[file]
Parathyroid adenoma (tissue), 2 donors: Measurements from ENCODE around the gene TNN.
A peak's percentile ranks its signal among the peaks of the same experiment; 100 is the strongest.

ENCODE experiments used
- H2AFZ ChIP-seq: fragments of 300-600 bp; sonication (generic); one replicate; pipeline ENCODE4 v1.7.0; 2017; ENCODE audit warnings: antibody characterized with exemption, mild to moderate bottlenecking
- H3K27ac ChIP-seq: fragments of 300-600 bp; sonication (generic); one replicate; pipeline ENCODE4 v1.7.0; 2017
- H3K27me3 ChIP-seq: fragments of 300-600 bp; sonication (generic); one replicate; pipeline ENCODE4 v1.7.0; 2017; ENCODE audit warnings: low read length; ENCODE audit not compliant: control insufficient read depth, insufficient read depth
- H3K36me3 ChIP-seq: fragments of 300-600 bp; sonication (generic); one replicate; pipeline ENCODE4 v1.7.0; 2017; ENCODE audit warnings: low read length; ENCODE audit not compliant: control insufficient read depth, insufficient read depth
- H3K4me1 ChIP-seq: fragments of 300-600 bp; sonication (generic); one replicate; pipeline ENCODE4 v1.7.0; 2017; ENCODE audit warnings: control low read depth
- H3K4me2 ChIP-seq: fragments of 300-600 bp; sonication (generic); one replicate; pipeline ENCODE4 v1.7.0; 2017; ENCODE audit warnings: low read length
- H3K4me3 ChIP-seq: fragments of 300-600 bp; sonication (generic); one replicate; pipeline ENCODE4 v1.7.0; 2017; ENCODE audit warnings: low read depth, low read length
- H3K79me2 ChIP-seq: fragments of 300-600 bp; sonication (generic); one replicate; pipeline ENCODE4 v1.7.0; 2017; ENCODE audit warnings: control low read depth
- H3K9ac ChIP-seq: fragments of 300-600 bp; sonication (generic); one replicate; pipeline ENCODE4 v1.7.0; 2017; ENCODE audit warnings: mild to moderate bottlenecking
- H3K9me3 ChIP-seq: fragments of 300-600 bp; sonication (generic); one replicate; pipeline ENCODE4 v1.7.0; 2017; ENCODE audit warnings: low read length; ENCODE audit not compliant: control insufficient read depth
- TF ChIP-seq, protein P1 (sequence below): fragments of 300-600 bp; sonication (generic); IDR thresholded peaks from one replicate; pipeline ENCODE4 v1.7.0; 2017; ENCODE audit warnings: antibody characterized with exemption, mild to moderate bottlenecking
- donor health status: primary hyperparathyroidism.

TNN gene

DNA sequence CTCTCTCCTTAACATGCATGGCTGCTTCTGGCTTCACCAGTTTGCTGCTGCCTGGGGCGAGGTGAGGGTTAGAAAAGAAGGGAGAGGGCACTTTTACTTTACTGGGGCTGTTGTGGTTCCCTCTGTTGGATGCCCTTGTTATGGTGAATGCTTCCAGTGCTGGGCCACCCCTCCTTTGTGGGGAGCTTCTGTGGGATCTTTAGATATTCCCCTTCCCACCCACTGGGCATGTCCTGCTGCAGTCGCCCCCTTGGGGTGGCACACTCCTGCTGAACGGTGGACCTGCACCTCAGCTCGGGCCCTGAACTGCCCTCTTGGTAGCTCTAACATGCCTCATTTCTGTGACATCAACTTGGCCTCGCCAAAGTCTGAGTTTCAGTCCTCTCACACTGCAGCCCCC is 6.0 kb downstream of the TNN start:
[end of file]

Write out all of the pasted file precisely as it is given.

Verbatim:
Parathyroid adenoma (tissue), 2 donors: Measurements from ENCODE around the gene TNN.
A peak's percentile ranks its signal among the peaks of the same experiment; 100 is the strongest.

ENCODE experiments used
- H2AFZ ChIP-seq: fragments of 300-600 bp; sonication (generic); one replicate; pipeline ENCODE4 v1.7.0; 2017; ENCODE audit warnings: antibody characterized with exemption, mild to moderate bottlenecking
- H3K27ac ChIP-seq: fragments of 300-600 bp; sonication (generic); one replicate; pipeline ENCODE4 v1.7.0; 2017
- H3K27me3 ChIP-seq: fragments of 300-600 bp; sonication (generic); one replicate; pipeline ENCODE4 v1.7.0; 2017; ENCODE audit warnings: low read length; ENCODE audit not compliant: control insufficient read depth, insufficient read depth
- H3K36me3 ChIP-seq: fragments of 300-600 bp; sonication (generic); one replicate; pipeline ENCODE4 v1.7.0; 2017; ENCODE audit warnings: low read length; ENCODE audit not compliant: control insufficient read depth, insufficient read depth
- H3K4me1 ChIP-seq: fragments of 300-600 bp; sonication (generic); one replicate; pipeline ENCODE4 v1.7.0; 2017; ENCODE audit warnings: control low read depth
- H3K4me2 ChIP-seq: fragments of 300-600 bp; sonication (generic); one replicate; pipeline ENCODE4 v1.7.0; 2017; ENCODE audit warnings: low read length
- H3K4me3 ChIP-seq: fragments of 300-600 bp; sonication (generic); one replicate; pipeline ENCODE4 v1.7.0; 2017; ENCODE audit warnings: low read depth, low read length
- H3K79me2 ChIP-seq: fragments of 300-600 bp; sonication (generic); one replicate; pipeline ENCODE4 v1.7.0; 2017; ENCODE audit warnings: control low read depth
- H3K9ac ChIP-seq: fragments of 300-600 bp; sonication (generic); one replicate; pipeline ENCODE4 v1.7.0; 2017; ENCODE audit warnings: mild to moderate bottlenecking
- H3K9me3 ChIP-seq: fragments of 300-600 bp; sonication (generic); one replicate; pipeline ENCODE4 v1.7.0; 2017; ENCODE audit warnings: low read length; ENCODE audit not compliant: control insufficient read depth
- TF ChIP-seq, protein P1 (sequence below): fragments of 300-600 bp; sonication (generic); IDR thresholded peaks from one replicate; pipeline ENCODE4 v1.7.0; 2017; ENCODE audit warnings: antibody characterized with exemption, mild to moderate bottlenecking
- donor health status: primary hyperparathyroidism.

TNN gene

DNA sequence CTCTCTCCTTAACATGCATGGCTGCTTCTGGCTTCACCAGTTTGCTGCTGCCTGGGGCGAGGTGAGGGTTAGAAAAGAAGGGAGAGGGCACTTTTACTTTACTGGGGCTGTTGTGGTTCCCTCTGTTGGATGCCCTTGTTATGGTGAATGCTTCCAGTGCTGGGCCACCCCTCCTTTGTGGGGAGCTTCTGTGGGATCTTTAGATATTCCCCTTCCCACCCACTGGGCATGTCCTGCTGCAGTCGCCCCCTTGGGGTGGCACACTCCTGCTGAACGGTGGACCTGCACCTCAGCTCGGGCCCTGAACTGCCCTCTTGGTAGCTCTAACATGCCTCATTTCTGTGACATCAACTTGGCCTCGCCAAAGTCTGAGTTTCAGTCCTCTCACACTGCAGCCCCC is 6.0 kb downstream of the TNN start: